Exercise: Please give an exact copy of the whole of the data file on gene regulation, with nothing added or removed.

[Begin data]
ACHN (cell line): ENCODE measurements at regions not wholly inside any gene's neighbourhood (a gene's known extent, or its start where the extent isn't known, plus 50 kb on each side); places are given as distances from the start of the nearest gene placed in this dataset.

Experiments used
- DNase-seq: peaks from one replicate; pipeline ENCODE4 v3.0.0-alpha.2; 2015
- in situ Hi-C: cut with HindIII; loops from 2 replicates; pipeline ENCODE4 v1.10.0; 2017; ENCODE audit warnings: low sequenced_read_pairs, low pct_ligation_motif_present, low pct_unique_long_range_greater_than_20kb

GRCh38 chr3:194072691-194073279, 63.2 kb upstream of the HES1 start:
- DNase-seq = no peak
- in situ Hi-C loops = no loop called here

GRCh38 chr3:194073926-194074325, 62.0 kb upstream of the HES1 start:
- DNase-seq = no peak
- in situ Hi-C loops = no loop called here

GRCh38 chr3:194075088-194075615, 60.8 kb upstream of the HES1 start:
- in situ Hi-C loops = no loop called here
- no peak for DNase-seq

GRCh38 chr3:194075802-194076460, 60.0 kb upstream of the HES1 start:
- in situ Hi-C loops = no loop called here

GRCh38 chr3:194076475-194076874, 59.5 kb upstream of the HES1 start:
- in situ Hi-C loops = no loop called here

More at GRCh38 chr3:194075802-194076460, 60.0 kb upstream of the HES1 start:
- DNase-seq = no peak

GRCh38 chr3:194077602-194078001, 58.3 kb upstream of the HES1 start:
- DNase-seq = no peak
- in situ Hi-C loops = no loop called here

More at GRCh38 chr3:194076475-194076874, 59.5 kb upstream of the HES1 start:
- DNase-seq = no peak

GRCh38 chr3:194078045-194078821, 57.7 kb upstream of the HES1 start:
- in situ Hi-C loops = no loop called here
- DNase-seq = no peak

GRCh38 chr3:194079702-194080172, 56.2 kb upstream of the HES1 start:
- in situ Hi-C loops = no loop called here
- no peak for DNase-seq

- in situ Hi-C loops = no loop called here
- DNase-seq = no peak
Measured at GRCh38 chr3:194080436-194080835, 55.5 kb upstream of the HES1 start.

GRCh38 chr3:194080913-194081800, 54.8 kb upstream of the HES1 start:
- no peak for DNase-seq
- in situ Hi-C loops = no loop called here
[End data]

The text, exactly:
ACHN (cell line): ENCODE measurements at regions not wholly inside any gene's neighbourhood (a gene's known extent, or its start where the extent isn't known, plus 50 kb on each side); places are given as distances from the start of the nearest gene placed in this dataset.

Experiments used
- DNase-seq: peaks from one replicate; pipeline ENCODE4 v3.0.0-alpha.2; 2015
- in situ Hi-C: cut with HindIII; loops from 2 replicates; pipeline ENCODE4 v1.10.0; 2017; ENCODE audit warnings: low sequenced_read_pairs, low pct_ligation_motif_present, low pct_unique_long_range_greater_than_20kb

GRCh38 chr3:194072691-194073279, 63.2 kb upstream of the HES1 start:
- DNase-seq = no peak
- in situ Hi-C loops = no loop called here

GRCh38 chr3:194073926-194074325, 62.0 kb upstream of the HES1 start:
- DNase-seq = no peak
- in situ Hi-C loops = no loop called here

GRCh38 chr3:194075088-194075615, 60.8 kb upstream of the HES1 start:
- in situ Hi-C loops = no loop called here
- no peak for DNase-seq

GRCh38 chr3:194075802-194076460, 60.0 kb upstream of the HES1 start:
- in situ Hi-C loops = no loop called here

GRCh38 chr3:194076475-194076874, 59.5 kb upstream of the HES1 start:
- in situ Hi-C loops = no loop called here

More at GRCh38 chr3:194075802-194076460, 60.0 kb upstream of the HES1 start:
- DNase-seq = no peak

GRCh38 chr3:194077602-194078001, 58.3 kb upstream of the HES1 start:
- DNase-seq = no peak
- in situ Hi-C loops = no loop called here

More at GRCh38 chr3:194076475-194076874, 59.5 kb upstream of the HES1 start:
- DNase-seq = no peak

GRCh38 chr3:194078045-194078821, 57.7 kb upstream of the HES1 start:
- in situ Hi-C loops = no loop called here
- DNase-seq = no peak

GRCh38 chr3:194079702-194080172, 56.2 kb upstream of the HES1 start:
- in situ Hi-C loops = no loop called here
- no peak for DNase-seq

- in situ Hi-C loops = no loop called here
- DNase-seq = no peak
Measured at GRCh38 chr3:194080436-194080835, 55.5 kb upstream of the HES1 start.

GRCh38 chr3:194080913-194081800, 54.8 kb upstream of the HES1 start:
- no peak for DNase-seq
- in situ Hi-C loops = no loop called here